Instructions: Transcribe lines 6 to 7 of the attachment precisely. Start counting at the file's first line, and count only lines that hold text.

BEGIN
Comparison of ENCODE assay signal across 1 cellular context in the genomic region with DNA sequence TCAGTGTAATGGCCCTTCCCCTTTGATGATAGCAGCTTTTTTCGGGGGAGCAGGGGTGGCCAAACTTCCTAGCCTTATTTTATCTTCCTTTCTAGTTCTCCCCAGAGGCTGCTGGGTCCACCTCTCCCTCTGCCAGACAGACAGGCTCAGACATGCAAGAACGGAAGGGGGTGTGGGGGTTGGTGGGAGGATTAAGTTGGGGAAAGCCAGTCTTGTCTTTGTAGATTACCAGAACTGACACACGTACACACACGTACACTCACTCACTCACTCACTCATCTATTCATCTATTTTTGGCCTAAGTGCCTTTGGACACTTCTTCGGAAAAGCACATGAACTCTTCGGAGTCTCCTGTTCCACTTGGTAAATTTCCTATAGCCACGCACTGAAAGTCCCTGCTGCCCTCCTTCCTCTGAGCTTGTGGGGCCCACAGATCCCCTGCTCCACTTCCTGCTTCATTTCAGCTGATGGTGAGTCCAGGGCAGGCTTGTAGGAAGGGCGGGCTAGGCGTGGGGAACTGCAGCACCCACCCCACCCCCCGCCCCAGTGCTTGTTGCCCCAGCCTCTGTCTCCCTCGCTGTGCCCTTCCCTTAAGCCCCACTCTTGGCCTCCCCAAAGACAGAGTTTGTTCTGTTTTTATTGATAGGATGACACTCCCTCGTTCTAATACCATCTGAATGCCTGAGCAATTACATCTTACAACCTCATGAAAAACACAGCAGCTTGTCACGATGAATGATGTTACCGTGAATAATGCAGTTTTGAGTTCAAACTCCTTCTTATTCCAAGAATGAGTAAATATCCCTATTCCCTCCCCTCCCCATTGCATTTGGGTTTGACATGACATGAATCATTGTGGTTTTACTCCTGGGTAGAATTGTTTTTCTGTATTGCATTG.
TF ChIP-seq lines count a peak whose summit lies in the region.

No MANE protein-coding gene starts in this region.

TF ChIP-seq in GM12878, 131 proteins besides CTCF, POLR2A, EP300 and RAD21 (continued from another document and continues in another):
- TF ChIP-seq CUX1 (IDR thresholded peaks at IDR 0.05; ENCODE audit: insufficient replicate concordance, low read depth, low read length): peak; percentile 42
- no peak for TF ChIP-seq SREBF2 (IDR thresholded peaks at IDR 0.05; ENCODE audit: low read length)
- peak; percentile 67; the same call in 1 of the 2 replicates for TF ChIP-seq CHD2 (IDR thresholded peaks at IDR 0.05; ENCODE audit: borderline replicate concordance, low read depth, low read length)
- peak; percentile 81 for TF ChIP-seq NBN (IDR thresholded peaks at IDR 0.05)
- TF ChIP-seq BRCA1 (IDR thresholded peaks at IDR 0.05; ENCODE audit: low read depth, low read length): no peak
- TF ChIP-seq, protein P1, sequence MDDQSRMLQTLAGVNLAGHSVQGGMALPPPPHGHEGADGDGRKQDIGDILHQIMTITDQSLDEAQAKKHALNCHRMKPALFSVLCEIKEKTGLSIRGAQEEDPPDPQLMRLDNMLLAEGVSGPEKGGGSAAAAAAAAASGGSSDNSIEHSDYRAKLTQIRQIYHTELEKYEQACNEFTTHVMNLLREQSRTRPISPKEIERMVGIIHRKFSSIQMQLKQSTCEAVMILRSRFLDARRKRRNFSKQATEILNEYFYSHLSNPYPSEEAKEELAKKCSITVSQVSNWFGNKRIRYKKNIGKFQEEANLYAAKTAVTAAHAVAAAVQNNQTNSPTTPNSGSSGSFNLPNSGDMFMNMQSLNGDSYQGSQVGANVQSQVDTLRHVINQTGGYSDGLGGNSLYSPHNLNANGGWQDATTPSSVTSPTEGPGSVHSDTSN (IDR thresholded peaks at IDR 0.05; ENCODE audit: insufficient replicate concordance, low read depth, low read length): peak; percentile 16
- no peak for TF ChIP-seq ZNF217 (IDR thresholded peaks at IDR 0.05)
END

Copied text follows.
- no peak for TF ChIP-seq SREBF2 (IDR thresholded peaks at IDR 0.05; ENCODE audit: low read length)
- peak; percentile 67; the same call in 1 of the 2 replicates for TF ChIP-seq CHD2 (IDR thresholded peaks at IDR 0.05; ENCODE audit: borderline replicate concordance, low read depth, low read length)